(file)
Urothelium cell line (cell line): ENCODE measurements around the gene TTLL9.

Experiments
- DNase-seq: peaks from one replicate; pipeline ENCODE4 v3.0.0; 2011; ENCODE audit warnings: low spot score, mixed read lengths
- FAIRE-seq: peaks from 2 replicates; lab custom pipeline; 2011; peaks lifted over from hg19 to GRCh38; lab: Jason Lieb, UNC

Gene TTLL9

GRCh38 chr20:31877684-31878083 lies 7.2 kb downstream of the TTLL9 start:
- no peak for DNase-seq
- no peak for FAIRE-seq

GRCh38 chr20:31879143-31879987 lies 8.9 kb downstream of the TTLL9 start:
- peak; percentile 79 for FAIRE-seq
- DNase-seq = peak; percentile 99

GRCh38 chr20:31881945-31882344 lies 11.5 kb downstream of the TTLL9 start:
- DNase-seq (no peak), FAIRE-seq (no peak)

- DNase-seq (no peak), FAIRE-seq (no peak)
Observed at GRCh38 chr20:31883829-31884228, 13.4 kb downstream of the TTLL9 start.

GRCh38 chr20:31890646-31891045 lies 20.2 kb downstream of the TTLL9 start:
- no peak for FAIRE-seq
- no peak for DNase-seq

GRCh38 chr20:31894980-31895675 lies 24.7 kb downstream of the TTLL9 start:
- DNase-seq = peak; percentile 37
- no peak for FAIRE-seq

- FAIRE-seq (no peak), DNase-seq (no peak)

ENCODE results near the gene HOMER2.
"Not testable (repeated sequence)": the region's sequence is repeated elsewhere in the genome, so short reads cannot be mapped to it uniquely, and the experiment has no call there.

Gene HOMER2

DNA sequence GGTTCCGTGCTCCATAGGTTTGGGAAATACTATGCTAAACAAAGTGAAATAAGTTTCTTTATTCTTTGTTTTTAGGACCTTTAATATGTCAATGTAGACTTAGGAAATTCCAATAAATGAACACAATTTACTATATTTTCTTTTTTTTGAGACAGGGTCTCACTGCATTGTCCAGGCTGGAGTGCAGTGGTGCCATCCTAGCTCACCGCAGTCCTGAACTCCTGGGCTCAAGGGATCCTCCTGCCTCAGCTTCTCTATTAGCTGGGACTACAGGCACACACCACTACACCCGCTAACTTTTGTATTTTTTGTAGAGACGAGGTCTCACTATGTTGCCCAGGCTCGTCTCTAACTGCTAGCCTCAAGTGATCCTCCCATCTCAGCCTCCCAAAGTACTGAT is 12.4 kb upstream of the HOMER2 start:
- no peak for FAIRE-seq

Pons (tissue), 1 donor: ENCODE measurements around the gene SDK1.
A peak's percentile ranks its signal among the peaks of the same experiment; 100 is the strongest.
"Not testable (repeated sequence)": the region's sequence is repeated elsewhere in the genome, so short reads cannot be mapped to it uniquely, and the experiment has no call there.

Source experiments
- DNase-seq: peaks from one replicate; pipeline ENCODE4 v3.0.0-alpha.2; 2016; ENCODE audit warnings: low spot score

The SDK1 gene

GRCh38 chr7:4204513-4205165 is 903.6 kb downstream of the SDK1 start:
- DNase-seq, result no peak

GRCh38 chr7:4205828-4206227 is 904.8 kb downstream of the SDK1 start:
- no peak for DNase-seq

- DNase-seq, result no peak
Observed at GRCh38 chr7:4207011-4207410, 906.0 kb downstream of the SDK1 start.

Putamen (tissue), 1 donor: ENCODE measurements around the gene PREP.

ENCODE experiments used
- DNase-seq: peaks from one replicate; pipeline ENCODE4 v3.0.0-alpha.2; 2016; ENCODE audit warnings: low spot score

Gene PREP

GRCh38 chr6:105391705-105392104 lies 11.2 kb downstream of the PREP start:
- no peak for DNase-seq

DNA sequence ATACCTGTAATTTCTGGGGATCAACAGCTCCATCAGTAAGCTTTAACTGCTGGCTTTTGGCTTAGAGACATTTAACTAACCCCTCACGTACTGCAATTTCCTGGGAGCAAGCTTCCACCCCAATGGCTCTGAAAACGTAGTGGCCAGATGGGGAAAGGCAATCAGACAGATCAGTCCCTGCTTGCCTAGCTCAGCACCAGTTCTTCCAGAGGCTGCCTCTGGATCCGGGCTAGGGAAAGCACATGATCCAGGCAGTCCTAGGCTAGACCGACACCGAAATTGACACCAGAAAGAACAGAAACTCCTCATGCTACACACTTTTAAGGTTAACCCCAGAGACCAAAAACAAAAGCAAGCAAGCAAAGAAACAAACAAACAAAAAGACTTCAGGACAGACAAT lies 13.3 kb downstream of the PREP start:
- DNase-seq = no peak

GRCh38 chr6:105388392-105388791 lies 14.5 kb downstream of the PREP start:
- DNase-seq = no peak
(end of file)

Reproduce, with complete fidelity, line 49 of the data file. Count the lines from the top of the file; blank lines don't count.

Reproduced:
- DNase-seq = no peak